the hole remains circular at all distances, but 
to an eye having this peculiar defect it be¬ 
comes elongated, and when the card is at a 
* Monthly Journal of Medical Science, June 1847. 
certain distance passes into a straight line. 
On further removing the card the image be¬ 
comes elongated in the perpendicular direc¬ 
tion, and finally if the eye be not too 
long-sighted, passes into a straight line per¬ 
pendicular to the former. 
Professor Stokes has invented a highly 
ingenious instrument for determining the 
nature of the required lens, and the following 
is the proposition on which it is based. 
Conceive a lens ground with two cylindrical 
surfaces of equal radius, one concave and the 
other convex, with their axes crossed at right 
angles ; call such a lens an astigmatic lens : 
let the reciprocal of its focal length in one of 
the principal planes be called its power, and a 
line parallel to the axis of the convex surface 
its astigmatic axis. Then if two thin astig¬ 
matic lenses be combined with their axes 
inclined at any angle, they will be equivalent 
to a third astigmatic lens determined by the 
following construction. 
From any point draw two straight lines 
representing in magnitude the powers of the 
respective lenses, and inclined to a fixed line 
drawn arbitrarily in a direction perpendicular 
to the axis of vision at angles equal to twice 
the inclinations of their astigmatic axes, and 
complete the parallelogram. Then the two 
lenses will be equivalent to a single astigmatic 
lens represented by the diagonal of the pa¬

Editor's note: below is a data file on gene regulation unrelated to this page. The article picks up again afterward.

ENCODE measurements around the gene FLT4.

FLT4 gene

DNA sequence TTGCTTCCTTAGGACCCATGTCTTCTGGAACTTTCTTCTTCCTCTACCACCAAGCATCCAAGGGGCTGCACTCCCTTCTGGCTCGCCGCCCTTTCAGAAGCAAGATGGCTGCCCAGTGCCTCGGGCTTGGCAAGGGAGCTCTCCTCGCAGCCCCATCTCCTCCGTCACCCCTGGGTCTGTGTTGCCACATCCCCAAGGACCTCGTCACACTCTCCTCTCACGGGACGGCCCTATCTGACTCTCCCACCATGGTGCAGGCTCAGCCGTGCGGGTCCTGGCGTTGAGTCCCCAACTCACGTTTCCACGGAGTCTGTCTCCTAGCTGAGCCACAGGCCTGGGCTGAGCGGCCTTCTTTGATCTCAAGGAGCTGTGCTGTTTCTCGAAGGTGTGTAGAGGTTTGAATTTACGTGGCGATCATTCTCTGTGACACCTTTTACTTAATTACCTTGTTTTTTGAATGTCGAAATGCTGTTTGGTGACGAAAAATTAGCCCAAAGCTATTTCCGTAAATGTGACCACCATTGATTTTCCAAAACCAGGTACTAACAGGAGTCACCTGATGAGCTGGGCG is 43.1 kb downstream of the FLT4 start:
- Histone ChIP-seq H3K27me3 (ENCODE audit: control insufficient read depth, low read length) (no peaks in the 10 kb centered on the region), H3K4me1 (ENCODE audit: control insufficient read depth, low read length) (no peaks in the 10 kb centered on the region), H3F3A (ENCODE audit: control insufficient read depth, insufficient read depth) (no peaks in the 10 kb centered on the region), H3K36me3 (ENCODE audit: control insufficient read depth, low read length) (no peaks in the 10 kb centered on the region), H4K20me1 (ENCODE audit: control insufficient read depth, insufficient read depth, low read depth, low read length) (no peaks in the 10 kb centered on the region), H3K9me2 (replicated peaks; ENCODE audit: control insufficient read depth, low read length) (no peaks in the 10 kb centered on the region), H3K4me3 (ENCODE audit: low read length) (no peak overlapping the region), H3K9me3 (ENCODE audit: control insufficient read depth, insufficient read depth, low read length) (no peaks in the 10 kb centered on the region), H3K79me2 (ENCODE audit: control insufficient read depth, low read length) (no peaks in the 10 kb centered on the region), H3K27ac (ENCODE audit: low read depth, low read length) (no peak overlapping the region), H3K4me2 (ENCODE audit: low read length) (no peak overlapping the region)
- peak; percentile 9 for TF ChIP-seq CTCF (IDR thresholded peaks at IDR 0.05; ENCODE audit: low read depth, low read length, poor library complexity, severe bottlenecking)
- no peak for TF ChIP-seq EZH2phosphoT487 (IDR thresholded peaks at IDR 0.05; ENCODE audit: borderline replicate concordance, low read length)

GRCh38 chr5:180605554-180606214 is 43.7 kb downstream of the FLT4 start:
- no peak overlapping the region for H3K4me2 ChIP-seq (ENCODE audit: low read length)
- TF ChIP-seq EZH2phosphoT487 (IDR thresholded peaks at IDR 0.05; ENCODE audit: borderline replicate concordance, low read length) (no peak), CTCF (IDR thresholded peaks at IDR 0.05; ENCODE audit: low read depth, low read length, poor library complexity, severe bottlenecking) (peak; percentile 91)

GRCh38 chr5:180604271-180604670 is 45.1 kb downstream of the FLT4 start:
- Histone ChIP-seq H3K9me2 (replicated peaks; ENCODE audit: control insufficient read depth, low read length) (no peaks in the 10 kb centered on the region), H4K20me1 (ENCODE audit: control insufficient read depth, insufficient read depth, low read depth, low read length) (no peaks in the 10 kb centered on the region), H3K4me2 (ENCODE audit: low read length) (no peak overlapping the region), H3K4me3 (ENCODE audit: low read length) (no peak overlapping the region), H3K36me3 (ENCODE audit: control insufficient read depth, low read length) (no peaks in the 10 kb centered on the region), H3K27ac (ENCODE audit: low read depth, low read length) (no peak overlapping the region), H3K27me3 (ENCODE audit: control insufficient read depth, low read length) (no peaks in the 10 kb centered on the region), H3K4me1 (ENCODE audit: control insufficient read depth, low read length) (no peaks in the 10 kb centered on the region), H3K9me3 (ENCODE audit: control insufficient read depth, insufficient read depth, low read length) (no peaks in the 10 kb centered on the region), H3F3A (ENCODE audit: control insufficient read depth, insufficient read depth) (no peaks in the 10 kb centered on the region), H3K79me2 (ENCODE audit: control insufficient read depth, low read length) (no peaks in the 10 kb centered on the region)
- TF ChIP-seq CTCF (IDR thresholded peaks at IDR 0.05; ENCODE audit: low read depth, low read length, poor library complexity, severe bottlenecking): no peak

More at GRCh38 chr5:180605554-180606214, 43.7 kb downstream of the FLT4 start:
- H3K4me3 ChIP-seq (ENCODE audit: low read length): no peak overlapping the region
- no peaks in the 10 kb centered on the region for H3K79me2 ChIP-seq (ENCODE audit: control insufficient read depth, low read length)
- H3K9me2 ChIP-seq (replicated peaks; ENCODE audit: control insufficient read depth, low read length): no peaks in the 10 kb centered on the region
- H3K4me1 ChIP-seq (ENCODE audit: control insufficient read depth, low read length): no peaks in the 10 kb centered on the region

rallelogram in the same way in which the 
single lenses are represented by the sides. 
A piano-cylindrical or spherico-cylindrical 
lens is equivalent to a common lens, the 
power of which is equal to the semi-sum of 
the reciprocals of the focal lengths in the two 
principal planes, combined with an astigmatic 
lens, the power of which is equal to their 
semi - difference. If two piano-cylindrical 
lenses of equal radius, one concave and the 
other convex, be fixed one in the lid and the 
other in the body of a small round wooden 
box, with a hole in the top and bottom, so as 
to be as nearly as possible in contact, the 
lenses will neutralise each other when the 
axes of the surfaces are parallel ; and by 
merely turning the lid round, an astigmatic 
lens may be formed of a power varying con¬ 
tinuously from zero to twice the astigmatic 
power of either lens. When a person who 
has the defect in question has turned the lid 
till the power suits his eye, an extremely 
simple numerical calculation, the data of 
which are furnished by the chord of double 
the angle through which the lid has been 
turned, enables him to calculate the curva¬ 
ture of the cylindrical surface of a lens for 
a pair of spectacles which will correct the 
defect in his eye.* 
A curious case is related in the Annales 
d’Oculistiquef, of an anomaly of vision, 
which was probably the consequence of a 
defect in the form of the cornea, such as 
that under consideration. M. Schnyder, the 
Pastor of Menzberg in the Canton of Lucerne, 
* Eeport of the British Association, vol. xviii, 
f Tom. xxi. p. 222.